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I miss proper car keys | Thank Frankel it's Friday

12th January 2024
andrew_frankel_headshot.jpg Andrew Frankel

Remember car keys? Useful things I like to think. But it seems car manufacturers don’t. Far better to issue you with some fob designed to fall down the side of your seat, jump out of your pocket or, worse, stay in your pocket as you walk away and hand the car over to someone else.

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Because that means you get to press a button to start your car, and that’s what Formula 1 drivers do. Isn’t it? Well not any more, but let’s not let the truth get in the way of a good story.

But there’s something else your little fob is helping with too, and that is getting your car nicked. Everything you stop somewhere and walk away, nonchalantly blipping the locks shut without even looking you are also making a little broadcast. It’s meant only to be heard by your car, but like all things transmitted by radio waves, it doesn’t take much for others to listen in.

And when they do, usually from another car with a hidden antenna, that means they can talk to your car too, and just as you told it to lock the doors, they can tell it to unlock your doors. And off you or, more accurately, they go.

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This is becoming a vast problem, causing insurance premiums to go through the roof. I know someone who is 56 years old with a spotless licence. In September 2022 he insured his BMW M2 Competition for £450. A year later his renewal, with no change to his circumstances, came in at over £2000. By shopping around he got it down to £1150 but he thinks that by this September it will be back over £2k, and if it is, he’ll sell the car.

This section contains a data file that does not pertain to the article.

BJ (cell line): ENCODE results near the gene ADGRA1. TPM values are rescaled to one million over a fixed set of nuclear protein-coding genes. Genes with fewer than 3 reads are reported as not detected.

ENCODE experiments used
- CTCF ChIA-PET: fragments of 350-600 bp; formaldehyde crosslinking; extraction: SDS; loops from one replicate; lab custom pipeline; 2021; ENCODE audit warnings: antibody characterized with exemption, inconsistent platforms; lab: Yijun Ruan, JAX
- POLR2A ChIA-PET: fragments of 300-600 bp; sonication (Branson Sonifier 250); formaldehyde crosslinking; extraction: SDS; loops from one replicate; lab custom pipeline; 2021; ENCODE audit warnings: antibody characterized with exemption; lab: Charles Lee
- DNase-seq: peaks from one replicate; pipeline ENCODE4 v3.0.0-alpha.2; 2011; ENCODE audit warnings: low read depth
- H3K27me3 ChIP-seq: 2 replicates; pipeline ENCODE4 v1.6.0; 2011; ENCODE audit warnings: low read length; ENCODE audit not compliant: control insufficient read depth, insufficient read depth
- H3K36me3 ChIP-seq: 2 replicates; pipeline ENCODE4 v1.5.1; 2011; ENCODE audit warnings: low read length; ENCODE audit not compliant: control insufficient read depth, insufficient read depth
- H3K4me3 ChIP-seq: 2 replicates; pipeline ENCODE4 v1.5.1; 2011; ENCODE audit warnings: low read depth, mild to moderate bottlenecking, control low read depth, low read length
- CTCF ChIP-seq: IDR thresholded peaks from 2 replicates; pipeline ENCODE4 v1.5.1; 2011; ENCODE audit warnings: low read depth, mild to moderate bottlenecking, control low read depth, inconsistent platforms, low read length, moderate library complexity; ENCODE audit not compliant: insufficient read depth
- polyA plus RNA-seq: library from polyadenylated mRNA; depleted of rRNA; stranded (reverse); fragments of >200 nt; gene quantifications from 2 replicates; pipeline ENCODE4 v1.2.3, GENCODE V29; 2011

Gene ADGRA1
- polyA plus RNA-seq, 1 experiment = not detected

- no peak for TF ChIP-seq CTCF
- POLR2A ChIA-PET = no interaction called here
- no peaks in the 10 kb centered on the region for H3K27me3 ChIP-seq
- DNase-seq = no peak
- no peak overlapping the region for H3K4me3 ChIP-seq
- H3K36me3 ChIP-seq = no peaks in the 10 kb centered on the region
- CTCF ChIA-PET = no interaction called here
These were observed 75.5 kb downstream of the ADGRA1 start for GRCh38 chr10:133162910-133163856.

But if you think he’s got it back, insuring Range Rovers has now become so difficult and expensive, JLR has had to offer its own policy, just to help keep its customers mobile, while it frantically retrofits software updates to make its cars less vulnerable to the criminal community.

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I’m not saying that returning to the traditional ignition barrel is going to eliminate car theft overnight – indeed it was their very vulnerability that led, in part, to the current generation of ‘keyless’ cars in the first place but something has to be done, and stopping cars from broadcasting how to unlock them has to be part of the solution.

Or how about facial recognition software? It works on our telephones, so why not on our cars? It’ll be a pain if you need someone else to drive it but there must be a secure way around that which can be arranged in private, and nowhere near the car. Certainly something has to be done, and until it is, premiums will continue to rise, cars will continue to be nicked and I’ll continue to delight in the simple and honest effectiveness of the good old humble car key.

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